t’s No Yolk, Folks: A Daily Egg May be Okay

If you are convinced that an egg a day makes the doctor earn his pay–you may now feel free to add a “sunny side up” to your morning meal. Eating one egg per day does not increase a healthy person’s risk of heart disease or stroke, a study has found.

If you have diabetes, however, there may be a link between the added cholesterol and heart disease, so talk to your health care provider first.

Health experts long have recommended that people limit their cholesterol consumption to 300 milligrams per day. Eggs contain about 213 milligrams of cholesterol. But when researchers examined data from more than 100,000 people who ate an egg a day, they found there was no evidence of a “significant association between egg consumption and risk of coronary heart disease or stroke in either men or women.”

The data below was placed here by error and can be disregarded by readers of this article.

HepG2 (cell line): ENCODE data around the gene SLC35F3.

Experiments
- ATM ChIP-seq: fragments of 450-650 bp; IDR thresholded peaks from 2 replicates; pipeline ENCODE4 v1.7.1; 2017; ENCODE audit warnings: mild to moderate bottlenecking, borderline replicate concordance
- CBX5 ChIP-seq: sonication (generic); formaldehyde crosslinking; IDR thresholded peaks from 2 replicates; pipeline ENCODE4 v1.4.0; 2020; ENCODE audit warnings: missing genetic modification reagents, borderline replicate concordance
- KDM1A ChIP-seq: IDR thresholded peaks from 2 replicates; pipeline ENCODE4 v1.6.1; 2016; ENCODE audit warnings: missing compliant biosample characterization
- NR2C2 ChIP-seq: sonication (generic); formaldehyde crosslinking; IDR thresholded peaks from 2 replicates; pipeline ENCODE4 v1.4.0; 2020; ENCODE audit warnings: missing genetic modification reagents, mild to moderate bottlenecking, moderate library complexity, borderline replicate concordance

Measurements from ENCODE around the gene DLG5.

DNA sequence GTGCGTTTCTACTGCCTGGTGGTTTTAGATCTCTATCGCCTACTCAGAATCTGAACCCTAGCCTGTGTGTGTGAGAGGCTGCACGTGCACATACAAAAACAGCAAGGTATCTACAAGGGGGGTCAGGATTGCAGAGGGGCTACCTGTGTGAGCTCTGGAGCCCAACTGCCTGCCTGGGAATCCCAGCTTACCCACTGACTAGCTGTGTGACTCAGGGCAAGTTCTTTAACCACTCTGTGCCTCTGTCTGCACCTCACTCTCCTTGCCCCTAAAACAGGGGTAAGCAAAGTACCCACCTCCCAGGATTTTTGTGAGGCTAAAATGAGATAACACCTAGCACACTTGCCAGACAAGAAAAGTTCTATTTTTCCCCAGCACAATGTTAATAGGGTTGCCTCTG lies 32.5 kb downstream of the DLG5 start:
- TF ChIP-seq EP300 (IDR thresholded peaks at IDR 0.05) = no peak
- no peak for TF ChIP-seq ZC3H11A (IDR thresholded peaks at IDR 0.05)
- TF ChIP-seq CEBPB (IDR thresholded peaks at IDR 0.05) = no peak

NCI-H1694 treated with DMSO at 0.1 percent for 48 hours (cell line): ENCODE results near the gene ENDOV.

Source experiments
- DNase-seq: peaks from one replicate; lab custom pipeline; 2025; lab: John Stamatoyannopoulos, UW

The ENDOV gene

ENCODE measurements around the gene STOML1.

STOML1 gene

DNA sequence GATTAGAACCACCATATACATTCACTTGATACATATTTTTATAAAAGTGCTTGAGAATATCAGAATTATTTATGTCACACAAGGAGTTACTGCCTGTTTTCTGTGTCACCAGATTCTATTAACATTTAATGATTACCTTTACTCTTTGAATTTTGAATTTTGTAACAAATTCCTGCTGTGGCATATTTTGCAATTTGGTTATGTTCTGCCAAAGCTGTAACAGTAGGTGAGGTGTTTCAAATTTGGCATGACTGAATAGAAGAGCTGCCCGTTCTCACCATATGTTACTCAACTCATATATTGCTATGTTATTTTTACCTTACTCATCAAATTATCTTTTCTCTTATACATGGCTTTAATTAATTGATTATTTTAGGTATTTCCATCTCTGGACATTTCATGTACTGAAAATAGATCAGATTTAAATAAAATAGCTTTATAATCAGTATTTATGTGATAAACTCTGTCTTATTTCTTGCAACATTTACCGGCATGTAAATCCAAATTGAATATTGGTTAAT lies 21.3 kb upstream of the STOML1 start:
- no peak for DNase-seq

People with diabetes who ate at least one egg daily, however, doubled their risk for heart disease compared with diabetics who consumed less than one egg per week.

It’s not known why the cholesterol in eggs doesn’t affect healthy people. Researchers speculate that the beneficial ingredients in eggs, such as antioxidants, folate, other B vitamins and healthy, unsaturated fats, may offset the dangers of increased cholesterol.

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